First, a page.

The party is over! What a gas!

28 Dec

In a bold move today, Evo ended a 6-year natural gas subsidy and almost doubled gasoline prices (increase of 73-83%).  The announcement was made abruptly, during the holiday season, and at a time when Evo happened to not be in the country.  Unsurprisingly, several unions immediately announced strikes.  The military stepped to in give citizens rides since transport was striking.  This is the kind of mayhem that I wish I was still in Bolivia to see.  Does this mean that the roads will finally be unclogged from trufis, taxis, and buses?

The decision to end the subsidy is the correct one, though it should’ve been implemented gradually, and I am a bit impressed that Evo had the political courage to jeopardize his campesino base when he was previously the olympic champion of issuing subsidies.  (Cheese to pregnant women, a stipend to retired folk…call it social security.)  This seems to be the latest in a string of acknowledgements by Evo of the mounting problems faced by the national oil & natural gas industry.  About 2 months ago, an analyst caused a stir by his estimate that Bolivia has one-third (8.3 Tcf) of the natural gas reserves that it had 5 years ago.  Worried about fulfilling its pipeline contracts with Brazil and Argentina, Bolivia is tightening its supply, not only by stemming the estimated $130 million of gas smuggled out of the country (I remember in San José, about 4 hours from the border to Brazil, a fellow was telling me of the smuggling going on there and people were selling gasoline in 2-liter coke bottles at the store), but also by putting the pressure on the petroleum companies to drill more.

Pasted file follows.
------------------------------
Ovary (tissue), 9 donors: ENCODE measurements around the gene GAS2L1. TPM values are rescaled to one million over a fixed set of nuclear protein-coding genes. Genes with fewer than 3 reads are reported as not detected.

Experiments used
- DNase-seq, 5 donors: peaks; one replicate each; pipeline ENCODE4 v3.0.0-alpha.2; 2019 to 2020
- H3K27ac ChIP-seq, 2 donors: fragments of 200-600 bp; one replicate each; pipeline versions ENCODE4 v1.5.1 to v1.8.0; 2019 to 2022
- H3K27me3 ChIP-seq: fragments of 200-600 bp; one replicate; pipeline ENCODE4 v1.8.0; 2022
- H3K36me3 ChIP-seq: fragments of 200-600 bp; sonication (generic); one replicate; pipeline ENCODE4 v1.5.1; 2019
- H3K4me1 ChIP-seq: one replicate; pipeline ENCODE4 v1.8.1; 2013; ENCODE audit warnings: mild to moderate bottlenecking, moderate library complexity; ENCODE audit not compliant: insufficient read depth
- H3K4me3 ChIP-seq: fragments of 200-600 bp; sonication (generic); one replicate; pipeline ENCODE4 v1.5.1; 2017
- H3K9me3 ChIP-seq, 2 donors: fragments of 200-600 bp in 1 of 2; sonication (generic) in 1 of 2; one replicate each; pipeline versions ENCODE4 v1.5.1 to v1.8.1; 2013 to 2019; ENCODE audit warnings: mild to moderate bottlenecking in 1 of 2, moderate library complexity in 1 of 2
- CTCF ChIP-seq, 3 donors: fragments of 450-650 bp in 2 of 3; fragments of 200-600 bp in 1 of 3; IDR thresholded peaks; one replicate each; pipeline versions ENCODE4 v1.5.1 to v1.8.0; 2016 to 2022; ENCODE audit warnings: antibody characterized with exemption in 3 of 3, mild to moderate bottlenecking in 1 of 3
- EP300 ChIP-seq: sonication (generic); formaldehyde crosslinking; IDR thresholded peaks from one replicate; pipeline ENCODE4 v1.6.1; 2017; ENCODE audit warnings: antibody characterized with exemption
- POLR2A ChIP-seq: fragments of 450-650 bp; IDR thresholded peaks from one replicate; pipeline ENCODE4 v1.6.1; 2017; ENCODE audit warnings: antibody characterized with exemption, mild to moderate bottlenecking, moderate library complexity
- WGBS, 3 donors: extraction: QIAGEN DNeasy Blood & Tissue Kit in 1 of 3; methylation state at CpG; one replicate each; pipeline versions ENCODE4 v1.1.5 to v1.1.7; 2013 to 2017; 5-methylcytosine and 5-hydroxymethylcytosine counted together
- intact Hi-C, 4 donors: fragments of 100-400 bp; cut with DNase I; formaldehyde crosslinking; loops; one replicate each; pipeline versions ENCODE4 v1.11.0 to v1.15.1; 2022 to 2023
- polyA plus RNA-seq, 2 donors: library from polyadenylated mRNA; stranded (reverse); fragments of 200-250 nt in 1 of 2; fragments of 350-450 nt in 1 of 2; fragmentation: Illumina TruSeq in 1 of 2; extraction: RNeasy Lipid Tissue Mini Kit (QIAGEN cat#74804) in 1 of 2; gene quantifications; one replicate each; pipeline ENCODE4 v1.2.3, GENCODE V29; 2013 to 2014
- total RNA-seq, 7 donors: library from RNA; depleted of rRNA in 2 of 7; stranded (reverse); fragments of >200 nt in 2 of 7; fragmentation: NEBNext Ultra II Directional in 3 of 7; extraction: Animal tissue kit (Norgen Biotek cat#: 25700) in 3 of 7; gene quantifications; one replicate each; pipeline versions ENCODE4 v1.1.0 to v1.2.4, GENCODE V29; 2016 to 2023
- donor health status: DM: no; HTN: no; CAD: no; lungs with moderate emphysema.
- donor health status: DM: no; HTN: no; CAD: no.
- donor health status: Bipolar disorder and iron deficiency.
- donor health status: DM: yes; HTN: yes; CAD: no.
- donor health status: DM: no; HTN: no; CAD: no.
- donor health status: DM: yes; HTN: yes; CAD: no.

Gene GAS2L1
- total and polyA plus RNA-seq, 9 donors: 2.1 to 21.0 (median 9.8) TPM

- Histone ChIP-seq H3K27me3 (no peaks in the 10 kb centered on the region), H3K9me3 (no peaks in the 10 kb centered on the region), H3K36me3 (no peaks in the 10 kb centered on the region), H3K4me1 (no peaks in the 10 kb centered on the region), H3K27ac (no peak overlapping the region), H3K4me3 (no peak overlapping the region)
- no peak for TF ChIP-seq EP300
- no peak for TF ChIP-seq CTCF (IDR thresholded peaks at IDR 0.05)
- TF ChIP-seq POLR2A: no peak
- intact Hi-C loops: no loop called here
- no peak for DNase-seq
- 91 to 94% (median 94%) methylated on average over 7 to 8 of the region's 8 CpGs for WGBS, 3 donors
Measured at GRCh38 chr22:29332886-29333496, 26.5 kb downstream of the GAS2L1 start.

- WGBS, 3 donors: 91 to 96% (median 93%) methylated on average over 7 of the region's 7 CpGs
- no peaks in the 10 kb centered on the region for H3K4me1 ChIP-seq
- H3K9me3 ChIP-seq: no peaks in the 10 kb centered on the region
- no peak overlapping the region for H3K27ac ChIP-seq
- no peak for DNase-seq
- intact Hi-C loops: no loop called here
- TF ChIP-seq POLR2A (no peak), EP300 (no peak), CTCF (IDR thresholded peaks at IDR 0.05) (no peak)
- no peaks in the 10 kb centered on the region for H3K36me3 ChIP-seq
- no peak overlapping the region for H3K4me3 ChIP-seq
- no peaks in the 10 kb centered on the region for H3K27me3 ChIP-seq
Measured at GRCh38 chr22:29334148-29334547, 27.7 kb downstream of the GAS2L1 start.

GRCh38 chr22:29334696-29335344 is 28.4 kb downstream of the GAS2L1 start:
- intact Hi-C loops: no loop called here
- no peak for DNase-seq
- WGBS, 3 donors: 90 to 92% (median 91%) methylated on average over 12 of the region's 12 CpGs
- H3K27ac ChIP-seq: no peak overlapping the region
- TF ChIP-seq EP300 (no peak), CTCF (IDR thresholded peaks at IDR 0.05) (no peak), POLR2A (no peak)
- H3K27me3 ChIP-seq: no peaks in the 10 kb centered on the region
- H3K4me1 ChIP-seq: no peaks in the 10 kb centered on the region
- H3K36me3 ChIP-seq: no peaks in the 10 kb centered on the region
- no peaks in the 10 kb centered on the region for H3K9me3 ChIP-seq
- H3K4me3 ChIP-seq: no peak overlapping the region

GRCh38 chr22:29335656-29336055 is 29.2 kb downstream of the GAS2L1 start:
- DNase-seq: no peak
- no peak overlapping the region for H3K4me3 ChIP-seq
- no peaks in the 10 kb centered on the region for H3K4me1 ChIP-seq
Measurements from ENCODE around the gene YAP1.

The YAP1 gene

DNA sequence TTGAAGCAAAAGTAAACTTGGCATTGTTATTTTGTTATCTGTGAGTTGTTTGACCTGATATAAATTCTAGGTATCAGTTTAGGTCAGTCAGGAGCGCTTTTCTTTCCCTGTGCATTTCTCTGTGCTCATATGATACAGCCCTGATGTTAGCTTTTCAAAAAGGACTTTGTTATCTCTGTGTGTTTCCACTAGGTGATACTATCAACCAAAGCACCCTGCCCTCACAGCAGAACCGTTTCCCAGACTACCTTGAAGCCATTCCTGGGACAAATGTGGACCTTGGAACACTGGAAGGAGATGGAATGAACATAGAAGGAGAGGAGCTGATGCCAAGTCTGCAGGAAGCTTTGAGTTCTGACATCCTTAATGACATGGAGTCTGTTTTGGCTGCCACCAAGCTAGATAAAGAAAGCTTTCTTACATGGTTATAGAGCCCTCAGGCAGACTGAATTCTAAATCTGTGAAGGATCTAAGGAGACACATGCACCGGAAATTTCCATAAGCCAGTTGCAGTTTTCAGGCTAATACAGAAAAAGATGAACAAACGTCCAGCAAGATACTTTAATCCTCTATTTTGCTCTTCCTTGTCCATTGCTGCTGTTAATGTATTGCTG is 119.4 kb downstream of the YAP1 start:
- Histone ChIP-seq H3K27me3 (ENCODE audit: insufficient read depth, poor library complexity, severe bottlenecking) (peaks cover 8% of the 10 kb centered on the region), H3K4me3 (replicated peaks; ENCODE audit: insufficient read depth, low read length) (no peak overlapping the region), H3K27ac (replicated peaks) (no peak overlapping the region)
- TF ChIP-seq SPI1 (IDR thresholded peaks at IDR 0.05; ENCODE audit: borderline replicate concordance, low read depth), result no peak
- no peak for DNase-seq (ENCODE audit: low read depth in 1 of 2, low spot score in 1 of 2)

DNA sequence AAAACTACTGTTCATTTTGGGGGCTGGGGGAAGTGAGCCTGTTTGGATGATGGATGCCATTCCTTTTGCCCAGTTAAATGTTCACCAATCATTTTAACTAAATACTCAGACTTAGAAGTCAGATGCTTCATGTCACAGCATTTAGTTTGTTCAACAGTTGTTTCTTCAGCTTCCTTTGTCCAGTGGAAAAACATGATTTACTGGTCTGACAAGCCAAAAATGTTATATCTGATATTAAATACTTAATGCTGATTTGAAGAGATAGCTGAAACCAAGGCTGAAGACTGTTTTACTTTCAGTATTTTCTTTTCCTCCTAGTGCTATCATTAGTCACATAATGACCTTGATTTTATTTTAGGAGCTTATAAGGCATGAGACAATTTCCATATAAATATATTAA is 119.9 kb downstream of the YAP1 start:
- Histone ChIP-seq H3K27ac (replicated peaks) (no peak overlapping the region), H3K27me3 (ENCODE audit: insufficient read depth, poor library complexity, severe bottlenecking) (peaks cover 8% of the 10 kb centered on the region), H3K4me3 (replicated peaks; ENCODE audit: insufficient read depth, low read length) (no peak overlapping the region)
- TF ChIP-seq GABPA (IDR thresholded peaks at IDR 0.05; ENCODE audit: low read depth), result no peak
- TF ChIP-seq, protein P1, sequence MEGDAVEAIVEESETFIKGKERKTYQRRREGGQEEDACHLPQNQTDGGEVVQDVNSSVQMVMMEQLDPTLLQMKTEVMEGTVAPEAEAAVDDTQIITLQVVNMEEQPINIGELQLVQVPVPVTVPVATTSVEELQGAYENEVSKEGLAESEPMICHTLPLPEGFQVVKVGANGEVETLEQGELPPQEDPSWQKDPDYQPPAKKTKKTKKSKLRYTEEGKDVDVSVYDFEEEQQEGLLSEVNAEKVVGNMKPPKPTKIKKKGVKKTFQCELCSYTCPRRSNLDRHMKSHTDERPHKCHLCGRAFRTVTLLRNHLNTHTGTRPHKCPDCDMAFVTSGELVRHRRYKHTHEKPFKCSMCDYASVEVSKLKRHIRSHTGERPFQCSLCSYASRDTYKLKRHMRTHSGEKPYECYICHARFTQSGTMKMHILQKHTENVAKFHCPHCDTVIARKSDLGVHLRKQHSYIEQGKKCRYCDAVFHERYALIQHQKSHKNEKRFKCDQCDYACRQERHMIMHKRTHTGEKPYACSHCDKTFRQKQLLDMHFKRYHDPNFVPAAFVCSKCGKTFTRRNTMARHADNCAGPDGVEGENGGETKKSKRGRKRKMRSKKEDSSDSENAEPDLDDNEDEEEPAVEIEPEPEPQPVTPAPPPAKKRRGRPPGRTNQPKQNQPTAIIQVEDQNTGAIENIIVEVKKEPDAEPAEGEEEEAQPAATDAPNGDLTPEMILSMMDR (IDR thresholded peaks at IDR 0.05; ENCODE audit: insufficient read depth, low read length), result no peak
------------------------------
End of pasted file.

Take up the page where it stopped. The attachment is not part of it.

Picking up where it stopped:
Interestingly enough, with the subsidy, gasoline in Bolivia was not all that cheap, compared to the U.S.  (but definitely very cheap compared to Brazil, Argentina and surrounding countries.)  The price of gasoline (natural gas) has gone up from $2/gal to $3.78/gal.

*In an update, I talked to the manager of a non-profit in Cochabamba the day after the announcement was made and she was extremely worried.  She spoke of it as a disaster in Bolivia, not only for the poor who can’t afford rate hikes in public transportation but also for her non-profit who will have to change their budget and perhaps slash upcoming projects because of higher transportation and general costs.

*In an another update, six days after gasolinazo was announced, due to mounting protests and widespread unpopularity of the initiative among his base, Evo revoked his decree and reinstated the subsidies.  Disappointing, but shows how delicate his power is.

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